There is a normal routine I follow each and every day. It was interrupted briefly, yesterday, by my own, “Chronic Condition.”
In the still shadows of early morning, I awoke with the faintest sign of a migraine headache. I’ve had enough of them to know by now that one was stalking me. Not quite there… Still, it was slowly creeping very near. Rolling from bed, I went to splash warm water upon my face. Staring back from a glazed mirror above the toasted, speckled sink were swollen eyes: a second sign.
Growing up, I remember my mother having, “sinus headaches.” She rarely let them interrupt her necessary responsibilities. Instead, she suffered terribly. After working all day, she cooked bubbling pots on top of an avocado stove while chasing a toddler or two. Occasionally, she took to her bed.
I began having what I thought were my own, “sinus headaches,” during my twenties. It’s the, “natural order of things,” I remember thinking then. I endured miserably for years with pounding inside my brain, pressure behind my eyes, and pain at the back of my neck. Any tiny twinkle of light blinded me.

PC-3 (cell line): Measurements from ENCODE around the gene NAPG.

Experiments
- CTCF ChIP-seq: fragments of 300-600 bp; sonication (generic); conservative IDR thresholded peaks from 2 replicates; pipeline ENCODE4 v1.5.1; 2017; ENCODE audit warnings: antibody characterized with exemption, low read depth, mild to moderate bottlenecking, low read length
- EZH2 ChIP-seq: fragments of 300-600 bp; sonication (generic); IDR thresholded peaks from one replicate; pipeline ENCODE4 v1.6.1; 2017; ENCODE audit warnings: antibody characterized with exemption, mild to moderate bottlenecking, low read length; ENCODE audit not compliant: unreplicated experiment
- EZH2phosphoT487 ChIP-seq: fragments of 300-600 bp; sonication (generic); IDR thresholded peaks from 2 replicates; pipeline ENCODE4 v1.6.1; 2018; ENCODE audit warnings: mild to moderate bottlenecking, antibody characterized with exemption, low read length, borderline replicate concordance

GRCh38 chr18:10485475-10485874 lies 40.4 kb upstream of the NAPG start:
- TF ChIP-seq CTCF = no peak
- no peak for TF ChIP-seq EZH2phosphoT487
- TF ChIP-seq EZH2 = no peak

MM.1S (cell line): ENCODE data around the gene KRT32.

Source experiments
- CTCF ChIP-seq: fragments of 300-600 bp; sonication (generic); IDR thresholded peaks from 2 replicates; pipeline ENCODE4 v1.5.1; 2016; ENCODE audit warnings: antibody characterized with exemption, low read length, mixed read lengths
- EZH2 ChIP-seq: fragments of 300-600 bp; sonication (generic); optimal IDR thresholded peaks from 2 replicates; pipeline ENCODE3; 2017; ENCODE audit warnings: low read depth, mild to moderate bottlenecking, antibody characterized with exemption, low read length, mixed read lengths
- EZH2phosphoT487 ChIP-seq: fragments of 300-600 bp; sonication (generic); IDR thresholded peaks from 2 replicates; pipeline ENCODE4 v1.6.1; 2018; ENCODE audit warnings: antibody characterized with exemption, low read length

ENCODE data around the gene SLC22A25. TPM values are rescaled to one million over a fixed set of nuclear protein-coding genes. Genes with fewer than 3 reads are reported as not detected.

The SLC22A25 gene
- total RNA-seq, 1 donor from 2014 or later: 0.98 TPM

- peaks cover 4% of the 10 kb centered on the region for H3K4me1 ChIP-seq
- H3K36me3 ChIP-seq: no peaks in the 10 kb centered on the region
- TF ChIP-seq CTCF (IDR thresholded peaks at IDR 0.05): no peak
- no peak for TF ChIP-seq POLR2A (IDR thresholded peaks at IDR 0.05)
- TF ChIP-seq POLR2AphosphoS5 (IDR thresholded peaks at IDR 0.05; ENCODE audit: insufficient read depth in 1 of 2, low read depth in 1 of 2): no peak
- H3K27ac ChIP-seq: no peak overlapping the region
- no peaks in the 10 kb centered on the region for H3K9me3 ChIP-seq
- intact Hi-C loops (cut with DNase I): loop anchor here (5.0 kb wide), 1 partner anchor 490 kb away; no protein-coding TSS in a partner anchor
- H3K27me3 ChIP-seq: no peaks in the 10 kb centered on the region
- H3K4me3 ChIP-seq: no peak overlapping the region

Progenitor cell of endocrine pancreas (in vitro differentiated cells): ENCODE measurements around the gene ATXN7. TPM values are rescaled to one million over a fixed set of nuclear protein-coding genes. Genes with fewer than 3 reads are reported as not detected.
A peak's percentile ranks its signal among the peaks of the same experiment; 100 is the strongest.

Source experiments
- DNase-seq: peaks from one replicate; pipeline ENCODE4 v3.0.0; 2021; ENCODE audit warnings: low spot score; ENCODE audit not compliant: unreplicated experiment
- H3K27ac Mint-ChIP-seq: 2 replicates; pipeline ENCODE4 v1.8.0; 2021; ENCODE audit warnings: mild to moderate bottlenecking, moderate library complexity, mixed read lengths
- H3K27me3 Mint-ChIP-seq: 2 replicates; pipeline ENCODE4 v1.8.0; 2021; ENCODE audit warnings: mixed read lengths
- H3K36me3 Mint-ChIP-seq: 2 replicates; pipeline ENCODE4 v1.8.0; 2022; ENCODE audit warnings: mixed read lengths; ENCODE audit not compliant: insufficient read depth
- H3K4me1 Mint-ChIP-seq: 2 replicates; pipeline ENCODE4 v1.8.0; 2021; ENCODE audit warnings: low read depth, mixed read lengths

As I grew older my headaches walked within me, becoming progressively worse. Quality of life became an issue. Important moments suddenly passed me by. Family holidays and other celebrations went on without me while I hunkered down within a darkened room. The quiet whisper of a ceiling fan sounded like the blaring buzz of an electric chain saw to my throbbing head. Soon, the room was silenced in order not to make me cry.
After being treated for unimaginable pain in an emergency room, I finally saw a specialist who diagnosed me with migraines. I learned they could be hereditary. Did my mother ever have a “sinus headache?” Probably not. My doctor told me it was quite common for people to confuse the two types of headaches. They can have similar symptoms. Ironically, I haven’t had a sinus headache since I began treatment for migraines over two years ago.
Approximately 2-3 million Americans live with “Chronic” migraines like I do, meaning several times or more per month. Thanks to modern medicine, they rarely, if ever interrupt my life. I have medication to lessen the number of attacks, and another to take “as needed” when I feel a migraine coming on, like yesterday.
A tall glass of water to wash down a pill. A simple thing really. Generally, my life goes on as I wish. Working and playing and doing everything I hope to do in this great big world that I’ve been gifted with.